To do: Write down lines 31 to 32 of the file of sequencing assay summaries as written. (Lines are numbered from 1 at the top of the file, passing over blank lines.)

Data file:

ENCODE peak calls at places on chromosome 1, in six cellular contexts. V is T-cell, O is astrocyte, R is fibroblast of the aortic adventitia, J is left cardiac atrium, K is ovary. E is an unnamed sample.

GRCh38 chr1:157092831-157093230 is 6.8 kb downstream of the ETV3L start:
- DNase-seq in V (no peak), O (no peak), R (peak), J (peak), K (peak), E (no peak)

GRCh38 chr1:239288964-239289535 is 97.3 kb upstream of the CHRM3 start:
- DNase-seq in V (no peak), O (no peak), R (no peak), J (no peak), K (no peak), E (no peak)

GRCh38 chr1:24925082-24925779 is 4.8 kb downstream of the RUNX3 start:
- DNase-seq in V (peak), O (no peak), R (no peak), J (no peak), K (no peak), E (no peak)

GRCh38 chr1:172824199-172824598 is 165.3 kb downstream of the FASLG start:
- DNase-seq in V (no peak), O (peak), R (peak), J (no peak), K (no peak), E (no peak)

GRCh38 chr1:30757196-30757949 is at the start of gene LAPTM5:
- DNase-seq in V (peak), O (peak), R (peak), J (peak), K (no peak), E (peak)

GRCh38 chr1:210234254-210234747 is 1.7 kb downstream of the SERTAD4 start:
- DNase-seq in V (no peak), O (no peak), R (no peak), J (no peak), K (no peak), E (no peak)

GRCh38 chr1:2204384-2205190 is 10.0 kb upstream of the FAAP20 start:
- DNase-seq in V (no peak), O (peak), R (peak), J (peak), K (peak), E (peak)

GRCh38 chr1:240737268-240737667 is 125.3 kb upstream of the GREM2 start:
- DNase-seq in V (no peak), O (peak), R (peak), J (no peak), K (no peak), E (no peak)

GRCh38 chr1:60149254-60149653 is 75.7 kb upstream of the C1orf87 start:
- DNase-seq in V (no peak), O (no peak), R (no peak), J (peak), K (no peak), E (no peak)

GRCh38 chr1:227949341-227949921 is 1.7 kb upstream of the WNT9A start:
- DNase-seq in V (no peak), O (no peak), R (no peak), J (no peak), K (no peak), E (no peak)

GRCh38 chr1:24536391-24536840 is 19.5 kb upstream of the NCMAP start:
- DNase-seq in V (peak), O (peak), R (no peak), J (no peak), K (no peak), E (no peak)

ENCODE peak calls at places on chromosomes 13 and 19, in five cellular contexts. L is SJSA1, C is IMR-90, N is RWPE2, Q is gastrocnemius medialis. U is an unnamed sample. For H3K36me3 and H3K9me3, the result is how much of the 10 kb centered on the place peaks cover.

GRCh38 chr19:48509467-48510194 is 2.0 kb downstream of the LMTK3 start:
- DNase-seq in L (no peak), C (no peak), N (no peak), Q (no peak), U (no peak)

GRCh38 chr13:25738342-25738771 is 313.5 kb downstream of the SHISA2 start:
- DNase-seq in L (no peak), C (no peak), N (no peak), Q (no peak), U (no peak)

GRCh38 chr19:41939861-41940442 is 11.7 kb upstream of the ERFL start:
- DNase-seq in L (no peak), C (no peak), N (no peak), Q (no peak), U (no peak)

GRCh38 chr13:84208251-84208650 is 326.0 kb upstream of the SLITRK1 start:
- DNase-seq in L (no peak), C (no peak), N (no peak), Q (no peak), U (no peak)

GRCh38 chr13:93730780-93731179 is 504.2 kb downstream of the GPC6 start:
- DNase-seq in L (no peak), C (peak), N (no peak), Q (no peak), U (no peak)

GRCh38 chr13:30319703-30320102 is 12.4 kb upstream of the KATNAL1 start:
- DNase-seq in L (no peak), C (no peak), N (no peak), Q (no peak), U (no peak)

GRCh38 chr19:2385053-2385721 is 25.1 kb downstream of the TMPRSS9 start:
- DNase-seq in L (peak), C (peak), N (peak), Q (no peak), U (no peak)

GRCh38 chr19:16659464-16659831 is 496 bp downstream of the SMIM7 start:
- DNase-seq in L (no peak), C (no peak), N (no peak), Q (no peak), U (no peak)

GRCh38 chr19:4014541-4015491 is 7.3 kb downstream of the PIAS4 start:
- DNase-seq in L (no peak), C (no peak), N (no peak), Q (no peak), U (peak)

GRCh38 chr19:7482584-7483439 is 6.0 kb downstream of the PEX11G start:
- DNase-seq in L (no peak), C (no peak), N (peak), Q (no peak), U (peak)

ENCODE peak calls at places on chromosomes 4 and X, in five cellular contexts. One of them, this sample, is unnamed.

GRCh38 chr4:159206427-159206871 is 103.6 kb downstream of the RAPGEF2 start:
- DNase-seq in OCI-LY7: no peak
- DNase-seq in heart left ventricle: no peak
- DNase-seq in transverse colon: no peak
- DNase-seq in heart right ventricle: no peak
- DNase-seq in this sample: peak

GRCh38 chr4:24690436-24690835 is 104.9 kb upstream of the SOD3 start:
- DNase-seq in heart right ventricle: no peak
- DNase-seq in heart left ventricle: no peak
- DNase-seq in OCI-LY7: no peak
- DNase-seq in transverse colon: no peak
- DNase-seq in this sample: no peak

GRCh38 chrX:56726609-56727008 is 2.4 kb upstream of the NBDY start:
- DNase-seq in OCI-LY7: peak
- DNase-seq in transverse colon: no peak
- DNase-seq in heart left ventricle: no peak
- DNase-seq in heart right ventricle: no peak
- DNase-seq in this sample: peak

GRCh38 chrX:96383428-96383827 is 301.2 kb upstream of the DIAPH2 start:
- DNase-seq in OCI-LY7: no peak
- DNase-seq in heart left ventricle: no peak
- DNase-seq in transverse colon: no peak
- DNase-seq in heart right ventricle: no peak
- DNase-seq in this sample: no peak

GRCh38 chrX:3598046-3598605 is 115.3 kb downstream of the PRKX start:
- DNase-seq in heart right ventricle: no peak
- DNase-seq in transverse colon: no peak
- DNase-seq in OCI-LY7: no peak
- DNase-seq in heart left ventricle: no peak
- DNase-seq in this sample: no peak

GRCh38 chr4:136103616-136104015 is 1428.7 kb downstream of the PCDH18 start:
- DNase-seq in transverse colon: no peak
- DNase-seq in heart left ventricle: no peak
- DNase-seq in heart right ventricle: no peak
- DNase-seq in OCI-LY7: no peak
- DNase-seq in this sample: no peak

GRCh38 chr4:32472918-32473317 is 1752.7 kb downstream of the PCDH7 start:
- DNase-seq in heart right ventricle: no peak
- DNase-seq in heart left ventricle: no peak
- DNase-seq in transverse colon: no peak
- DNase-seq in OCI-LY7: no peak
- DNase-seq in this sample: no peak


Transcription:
GRCh38 chr13:84208251-84208650 is 326.0 kb upstream of the SLITRK1 start:
- DNase-seq in L (no peak), C (no peak), N (no peak), Q (no peak), U (no peak)